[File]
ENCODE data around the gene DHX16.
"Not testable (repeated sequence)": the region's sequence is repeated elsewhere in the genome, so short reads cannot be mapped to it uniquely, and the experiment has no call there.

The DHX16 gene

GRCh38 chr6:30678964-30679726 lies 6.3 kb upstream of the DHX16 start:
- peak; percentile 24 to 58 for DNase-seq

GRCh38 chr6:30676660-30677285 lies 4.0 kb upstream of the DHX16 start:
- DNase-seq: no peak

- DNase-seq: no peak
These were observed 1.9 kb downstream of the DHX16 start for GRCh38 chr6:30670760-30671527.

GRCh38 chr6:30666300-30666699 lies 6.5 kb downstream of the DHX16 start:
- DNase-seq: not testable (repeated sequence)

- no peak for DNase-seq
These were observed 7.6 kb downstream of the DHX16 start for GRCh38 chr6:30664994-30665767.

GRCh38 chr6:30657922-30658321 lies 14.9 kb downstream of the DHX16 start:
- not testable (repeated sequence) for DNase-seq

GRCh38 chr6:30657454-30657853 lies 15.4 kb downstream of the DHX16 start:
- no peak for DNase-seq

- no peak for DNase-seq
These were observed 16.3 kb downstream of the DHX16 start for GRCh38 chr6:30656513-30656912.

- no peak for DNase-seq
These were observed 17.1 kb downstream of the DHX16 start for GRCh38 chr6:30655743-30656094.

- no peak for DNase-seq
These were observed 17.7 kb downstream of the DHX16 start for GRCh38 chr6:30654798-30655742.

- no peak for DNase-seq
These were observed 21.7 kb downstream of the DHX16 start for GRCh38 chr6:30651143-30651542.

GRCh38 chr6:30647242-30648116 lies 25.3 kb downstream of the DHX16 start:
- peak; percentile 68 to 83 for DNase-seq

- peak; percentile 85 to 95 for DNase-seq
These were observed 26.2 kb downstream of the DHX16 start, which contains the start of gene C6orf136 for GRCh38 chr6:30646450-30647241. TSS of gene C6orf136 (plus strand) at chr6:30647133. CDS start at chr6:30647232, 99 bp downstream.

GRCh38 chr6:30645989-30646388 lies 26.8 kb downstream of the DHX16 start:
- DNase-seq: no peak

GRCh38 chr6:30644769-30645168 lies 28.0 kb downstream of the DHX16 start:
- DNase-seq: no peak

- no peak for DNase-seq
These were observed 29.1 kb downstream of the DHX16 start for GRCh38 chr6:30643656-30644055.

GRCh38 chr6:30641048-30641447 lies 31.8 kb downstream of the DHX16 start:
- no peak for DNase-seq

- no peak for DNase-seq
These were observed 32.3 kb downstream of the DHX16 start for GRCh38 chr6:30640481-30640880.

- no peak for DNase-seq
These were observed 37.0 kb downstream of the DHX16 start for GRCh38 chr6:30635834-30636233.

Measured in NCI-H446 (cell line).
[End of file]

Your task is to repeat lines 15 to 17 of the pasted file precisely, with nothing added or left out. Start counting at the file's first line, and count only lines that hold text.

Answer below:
- not testable (repeated sequence) for DNase-seq

GRCh38 chr6:30657454-30657853 lies 15.4 kb downstream of the DHX16 start:
- no peak for DNase-seq